Turkey Part 2

Turkey Part 2

This is part two in the series of posts looking back on my recent trip to Turkey. Part 1 can be read here.  Part 2 will focus on some of the particulars of our trip in the event you might be interested in planning your own trip to southern Turkey some day.

Climbing

The most well-known climbing area near Antalya is the sport climbing at Geyikbayiri.  We spent two days here and enjoyed the style of climbing quite a bit.  The climbing we tried was characterized by both technical vertical sequences as well as ample tufa wrestling that leaves you with a huge smile on your face send or not.  Approach times for both cliffs we visited were not more than 10 minutes, and the penchant for routes in the area to have anchors midway up the full route meant there were plenty of fun climbs to try in the 5.10-5.12 range.  The only real downside was how polished most of the routes were and the distinct lack of a Leave No Trace ethic being practiced near the crag.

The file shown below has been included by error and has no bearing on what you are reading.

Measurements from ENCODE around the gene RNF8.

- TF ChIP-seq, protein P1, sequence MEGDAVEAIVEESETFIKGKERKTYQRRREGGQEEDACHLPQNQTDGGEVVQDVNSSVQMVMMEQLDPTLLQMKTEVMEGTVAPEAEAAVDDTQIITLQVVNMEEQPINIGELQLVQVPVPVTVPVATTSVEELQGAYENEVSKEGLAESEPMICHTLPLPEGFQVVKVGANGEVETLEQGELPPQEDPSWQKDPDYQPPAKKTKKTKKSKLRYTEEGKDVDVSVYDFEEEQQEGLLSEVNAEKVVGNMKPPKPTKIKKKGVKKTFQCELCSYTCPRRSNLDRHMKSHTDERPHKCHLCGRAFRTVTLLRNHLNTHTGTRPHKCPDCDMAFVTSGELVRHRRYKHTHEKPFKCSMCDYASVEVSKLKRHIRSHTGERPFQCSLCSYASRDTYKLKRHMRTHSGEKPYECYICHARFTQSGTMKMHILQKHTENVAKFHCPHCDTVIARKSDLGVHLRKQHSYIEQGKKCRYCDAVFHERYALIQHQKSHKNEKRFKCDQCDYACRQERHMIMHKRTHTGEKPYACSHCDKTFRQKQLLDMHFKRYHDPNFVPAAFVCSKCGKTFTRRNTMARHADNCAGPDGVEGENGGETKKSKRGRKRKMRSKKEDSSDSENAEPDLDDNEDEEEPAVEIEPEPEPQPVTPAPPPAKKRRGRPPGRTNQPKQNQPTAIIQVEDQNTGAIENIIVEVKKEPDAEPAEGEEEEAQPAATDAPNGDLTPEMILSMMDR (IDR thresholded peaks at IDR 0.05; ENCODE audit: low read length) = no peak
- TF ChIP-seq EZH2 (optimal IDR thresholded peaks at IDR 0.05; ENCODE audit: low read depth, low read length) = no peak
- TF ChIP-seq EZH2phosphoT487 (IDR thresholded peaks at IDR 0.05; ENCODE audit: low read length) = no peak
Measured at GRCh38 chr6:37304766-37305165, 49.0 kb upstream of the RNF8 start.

[instagram url='http://instagr.am/p/Tukg_9siRB/' size='large' addlink='yes']

We also spent a day venturing further south down the Mediterranean coast to another limestone area called Olympos.  Thwarted by soaked rock at our first option – an overhanging crag loaded with tufas that allegedly stays dry in the rain called Hörgüç Magara - we climbed a couple of pitches at an area called Cennet.  The climbing here is much more vertical compared to Geyikbayiri and given the crag’s aspect directly over the Mediterranean it ended up being a fun day.

The guidebook to the region is generally quite good with the only downsides being the lack of any quality ratings to indicate which routes are more worthwhile than others and the mixed use of both the French grading scale and the UIAA scale.  Unfortunately, it cost over $50 to get the book from Climb Europe so waiting until you get to Geyikbayiri might be advisable.  I didn’t see the book myself at the one climber place we stopped at, but surely the book is sold at one of the shops by the crag?

And to answer one obvious question, while I’ve never been, I get the impression that the climbing in Kalymnos is better than the climbing at Geyikbayiri so if all else is equal I’d probably go to Kalymnos first.  If all things aren’t equal, it’s hard to recommend against a visit to Geyikbayiri.  If you can’t have fun climbing there you probably can’t have fun anywhere.